The night of our book club meeting there was a lively discussion about the idea of pleasure.
“I only allow myself two or three pleasures a week,” declared one member. She, like Gilbert, found that her “ingrained sense of Puritan guilt” kept her from embracing pleasure. Gilbert asks, “Do I really deserve pleasure?”
Many of us nodded in agreement. I tried to think of pleasures I allowed myself. It was hard to come up with a list.
Finally, the woman next to me, who had been silent during our discussion, said, “I have lots of pleasure in my life. In fact, I can think of thirty pleasures I allow myself every day.”
We all stared at her, astounded. “THIRTY PLEASURES!” we shouted. “A DAY????”
Her eyes got round and she laughed. “I was going to say fifty, but I didn’t want to shock anyone.”
Fifty pleasures. I was intrigued. Could I come up with fifty pleasures? The next week I made little booklets with blank pages except for the numbers one through fifty. I handed them out to everyone I knew, and encouraged them to make their own list of pleasures. As I scribbled in my little booklet, I began to understand the wisdom of the words from the Talmud Yerushalmi. It wasn’t that my life lacked pleasure, it was that I’d failed to recognize all the pleasures within my day. The first morning sip of tea. The sticky hand of my toddler slipped into mine. Reading while taking a bath. Sitting with my husband on the porch at the end of the day.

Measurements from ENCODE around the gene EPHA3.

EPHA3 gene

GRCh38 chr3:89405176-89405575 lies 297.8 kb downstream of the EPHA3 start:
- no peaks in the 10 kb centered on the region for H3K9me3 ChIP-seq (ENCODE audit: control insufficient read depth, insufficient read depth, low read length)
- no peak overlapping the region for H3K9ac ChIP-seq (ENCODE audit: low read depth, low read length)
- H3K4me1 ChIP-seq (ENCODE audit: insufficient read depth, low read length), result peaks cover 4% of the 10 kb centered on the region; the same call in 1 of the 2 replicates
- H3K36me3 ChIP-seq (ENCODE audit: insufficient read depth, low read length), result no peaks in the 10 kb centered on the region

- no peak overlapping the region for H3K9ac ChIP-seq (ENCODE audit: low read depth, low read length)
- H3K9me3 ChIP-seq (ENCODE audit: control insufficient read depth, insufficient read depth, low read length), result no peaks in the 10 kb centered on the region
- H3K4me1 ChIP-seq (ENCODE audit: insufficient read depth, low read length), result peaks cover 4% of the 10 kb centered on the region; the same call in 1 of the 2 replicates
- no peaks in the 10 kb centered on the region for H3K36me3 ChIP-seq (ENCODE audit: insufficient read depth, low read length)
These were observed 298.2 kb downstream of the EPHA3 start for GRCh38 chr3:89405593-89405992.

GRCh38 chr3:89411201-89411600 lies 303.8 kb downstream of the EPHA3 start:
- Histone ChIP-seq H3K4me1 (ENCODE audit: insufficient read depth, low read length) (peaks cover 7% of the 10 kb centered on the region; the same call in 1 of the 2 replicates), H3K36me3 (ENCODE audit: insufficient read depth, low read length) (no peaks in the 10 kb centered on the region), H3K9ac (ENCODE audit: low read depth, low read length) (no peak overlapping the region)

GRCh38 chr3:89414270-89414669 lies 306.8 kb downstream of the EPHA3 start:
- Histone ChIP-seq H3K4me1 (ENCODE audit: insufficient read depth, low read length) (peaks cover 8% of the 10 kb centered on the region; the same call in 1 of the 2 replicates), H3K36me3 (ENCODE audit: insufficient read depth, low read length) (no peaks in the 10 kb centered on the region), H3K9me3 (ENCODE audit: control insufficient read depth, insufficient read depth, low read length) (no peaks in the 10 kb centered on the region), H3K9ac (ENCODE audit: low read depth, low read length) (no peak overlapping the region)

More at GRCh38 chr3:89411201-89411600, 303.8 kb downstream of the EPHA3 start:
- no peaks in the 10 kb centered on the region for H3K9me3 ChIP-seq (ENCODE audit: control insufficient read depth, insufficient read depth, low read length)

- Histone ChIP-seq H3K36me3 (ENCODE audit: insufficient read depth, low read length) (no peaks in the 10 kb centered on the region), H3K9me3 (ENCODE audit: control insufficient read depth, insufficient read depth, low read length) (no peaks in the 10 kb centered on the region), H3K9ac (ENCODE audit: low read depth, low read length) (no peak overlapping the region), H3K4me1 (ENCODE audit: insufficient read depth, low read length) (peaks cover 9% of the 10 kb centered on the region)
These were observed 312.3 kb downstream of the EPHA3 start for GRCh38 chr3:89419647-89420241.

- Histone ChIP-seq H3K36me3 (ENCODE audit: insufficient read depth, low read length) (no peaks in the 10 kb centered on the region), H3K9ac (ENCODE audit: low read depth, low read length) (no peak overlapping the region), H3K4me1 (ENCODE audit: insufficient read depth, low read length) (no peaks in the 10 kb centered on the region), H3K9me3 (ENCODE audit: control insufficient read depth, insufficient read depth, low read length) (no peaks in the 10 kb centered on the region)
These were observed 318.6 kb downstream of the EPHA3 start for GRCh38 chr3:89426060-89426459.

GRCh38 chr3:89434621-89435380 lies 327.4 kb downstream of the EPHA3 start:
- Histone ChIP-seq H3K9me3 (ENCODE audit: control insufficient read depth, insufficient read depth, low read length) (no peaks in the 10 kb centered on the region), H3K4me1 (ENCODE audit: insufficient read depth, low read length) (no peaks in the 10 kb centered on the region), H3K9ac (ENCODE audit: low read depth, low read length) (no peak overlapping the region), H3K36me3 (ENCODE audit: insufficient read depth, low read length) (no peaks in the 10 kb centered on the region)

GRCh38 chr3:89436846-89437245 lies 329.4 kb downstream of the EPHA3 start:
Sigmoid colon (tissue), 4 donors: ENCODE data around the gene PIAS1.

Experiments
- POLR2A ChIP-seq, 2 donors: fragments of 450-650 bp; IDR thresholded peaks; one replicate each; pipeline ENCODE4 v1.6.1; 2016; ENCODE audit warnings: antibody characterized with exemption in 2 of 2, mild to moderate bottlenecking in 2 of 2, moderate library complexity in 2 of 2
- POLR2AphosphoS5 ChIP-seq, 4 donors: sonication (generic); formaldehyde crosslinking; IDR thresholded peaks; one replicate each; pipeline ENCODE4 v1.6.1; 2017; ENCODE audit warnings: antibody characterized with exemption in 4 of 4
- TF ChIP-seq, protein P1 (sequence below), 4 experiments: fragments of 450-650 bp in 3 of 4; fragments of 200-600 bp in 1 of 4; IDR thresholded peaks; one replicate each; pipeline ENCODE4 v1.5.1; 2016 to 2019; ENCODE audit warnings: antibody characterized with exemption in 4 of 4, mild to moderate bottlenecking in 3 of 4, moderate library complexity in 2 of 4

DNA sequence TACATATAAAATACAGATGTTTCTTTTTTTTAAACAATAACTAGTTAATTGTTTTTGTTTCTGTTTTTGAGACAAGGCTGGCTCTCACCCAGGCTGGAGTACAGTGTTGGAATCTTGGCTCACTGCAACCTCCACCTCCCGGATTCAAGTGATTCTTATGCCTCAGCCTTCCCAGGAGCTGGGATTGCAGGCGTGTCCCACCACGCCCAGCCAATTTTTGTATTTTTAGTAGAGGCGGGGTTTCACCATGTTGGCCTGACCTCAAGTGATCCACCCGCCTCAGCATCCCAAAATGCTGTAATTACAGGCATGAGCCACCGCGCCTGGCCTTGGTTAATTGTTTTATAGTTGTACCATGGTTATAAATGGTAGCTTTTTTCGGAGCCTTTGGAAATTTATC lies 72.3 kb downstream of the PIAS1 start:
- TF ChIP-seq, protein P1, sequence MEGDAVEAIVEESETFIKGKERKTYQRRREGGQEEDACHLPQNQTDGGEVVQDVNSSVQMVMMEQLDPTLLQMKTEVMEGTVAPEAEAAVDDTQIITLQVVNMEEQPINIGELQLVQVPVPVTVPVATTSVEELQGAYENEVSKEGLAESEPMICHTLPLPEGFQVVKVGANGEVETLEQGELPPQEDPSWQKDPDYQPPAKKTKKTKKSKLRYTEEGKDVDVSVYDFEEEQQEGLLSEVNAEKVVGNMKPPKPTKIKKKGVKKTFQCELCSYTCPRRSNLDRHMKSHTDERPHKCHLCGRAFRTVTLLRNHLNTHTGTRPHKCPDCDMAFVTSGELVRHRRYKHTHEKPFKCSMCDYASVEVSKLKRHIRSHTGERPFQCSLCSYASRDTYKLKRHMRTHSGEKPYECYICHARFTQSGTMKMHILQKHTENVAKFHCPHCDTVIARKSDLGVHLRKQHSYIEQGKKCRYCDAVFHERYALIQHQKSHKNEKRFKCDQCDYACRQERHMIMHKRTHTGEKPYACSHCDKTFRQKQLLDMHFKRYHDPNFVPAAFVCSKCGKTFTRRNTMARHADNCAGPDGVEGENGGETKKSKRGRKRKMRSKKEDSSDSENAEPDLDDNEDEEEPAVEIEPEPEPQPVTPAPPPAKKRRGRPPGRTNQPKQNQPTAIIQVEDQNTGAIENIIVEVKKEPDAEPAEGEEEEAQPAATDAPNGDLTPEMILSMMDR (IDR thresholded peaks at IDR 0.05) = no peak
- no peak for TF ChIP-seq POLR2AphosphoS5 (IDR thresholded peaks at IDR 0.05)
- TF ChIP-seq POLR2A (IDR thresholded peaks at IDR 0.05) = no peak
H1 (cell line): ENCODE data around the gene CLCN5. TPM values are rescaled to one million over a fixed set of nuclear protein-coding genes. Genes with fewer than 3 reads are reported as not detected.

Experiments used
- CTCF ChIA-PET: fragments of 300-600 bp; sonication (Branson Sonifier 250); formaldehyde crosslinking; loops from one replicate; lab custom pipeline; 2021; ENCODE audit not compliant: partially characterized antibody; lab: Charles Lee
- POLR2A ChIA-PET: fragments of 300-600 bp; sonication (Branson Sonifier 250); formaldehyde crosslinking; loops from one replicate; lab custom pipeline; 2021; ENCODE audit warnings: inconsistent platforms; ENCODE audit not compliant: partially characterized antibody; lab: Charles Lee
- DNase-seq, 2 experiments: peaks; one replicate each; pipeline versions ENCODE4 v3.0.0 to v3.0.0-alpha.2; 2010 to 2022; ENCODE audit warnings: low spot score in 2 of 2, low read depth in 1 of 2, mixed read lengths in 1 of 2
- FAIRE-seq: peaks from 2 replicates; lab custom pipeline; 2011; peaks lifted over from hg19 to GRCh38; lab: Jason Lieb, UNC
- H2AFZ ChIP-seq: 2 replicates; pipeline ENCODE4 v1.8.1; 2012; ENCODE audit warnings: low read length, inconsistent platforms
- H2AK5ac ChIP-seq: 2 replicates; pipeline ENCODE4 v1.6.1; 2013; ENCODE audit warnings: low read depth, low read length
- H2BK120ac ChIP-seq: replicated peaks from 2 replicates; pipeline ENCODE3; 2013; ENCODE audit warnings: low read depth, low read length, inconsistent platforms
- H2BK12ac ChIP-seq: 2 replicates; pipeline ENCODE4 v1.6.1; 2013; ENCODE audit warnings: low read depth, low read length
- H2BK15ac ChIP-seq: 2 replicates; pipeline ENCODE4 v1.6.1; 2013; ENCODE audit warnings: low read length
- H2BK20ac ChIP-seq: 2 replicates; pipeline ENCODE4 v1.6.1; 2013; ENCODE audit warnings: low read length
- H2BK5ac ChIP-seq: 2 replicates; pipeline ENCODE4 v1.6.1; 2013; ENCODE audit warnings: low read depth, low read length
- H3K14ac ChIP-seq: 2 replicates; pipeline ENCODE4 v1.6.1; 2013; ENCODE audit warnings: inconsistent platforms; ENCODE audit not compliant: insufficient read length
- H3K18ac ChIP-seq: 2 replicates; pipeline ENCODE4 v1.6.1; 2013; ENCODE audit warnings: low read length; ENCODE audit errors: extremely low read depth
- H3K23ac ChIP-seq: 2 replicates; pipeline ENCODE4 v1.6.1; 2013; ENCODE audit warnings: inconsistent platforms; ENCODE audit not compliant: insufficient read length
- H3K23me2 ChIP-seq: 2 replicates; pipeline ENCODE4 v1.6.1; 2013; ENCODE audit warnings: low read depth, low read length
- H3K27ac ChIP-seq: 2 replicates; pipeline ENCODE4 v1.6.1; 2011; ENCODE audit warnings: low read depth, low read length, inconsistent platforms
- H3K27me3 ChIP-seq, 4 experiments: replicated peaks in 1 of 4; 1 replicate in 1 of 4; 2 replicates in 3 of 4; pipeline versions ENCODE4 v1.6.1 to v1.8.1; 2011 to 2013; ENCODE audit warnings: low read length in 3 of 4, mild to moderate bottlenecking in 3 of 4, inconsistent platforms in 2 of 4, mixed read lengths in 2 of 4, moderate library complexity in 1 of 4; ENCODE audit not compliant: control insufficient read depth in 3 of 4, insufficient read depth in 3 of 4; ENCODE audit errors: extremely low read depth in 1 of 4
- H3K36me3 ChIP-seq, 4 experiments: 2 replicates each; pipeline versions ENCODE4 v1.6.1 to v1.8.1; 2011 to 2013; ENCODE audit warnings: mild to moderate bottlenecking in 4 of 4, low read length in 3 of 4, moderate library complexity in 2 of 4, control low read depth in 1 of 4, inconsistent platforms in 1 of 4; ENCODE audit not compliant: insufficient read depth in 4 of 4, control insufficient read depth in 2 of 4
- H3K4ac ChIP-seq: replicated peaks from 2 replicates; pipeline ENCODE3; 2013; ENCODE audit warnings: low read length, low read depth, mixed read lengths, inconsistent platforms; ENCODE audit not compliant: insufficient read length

In discovering the permitted pleasures in my life, I also began to understand how I would be held accountable if I allowed them to slip by. I did not want to look back with regret and realize that I’d missed the moments in my life. Not only the moments of pleasure, but also the bits of every day ordinary, and even the bumpy, difficult times. I wanted to let go of the ski rope and see what happened.
I misplaced my little booklet long ago, but I keep a revolving list of daily pleasures in my head. My current favorite, even though it’s ordinary and something I will do hundreds of times before my children are fully grown, is drive my girls to school in the morning. Sometimes we don’t say much at all. Sometimes they will sing along with the radio. Sometimes they comment on the new snow on the mountain peaks, or ask me questions like what do I think happens when we die. Whatever our eight-minute morning commute brings, it gives me great pleasure just to be with them. To have the privilege of being their mom, to get to witness a unique moment of their sevenness and nineness, and to be privy to their dreams and an incubator for their ideas. As I drive in the morning carpool traffic, my heart swells with satisfaction, contentment, and gladness. It is a moment as beautiful as any sunset, and I watch it, fully accountable for the pleasure before me so there will be absolutely no regret.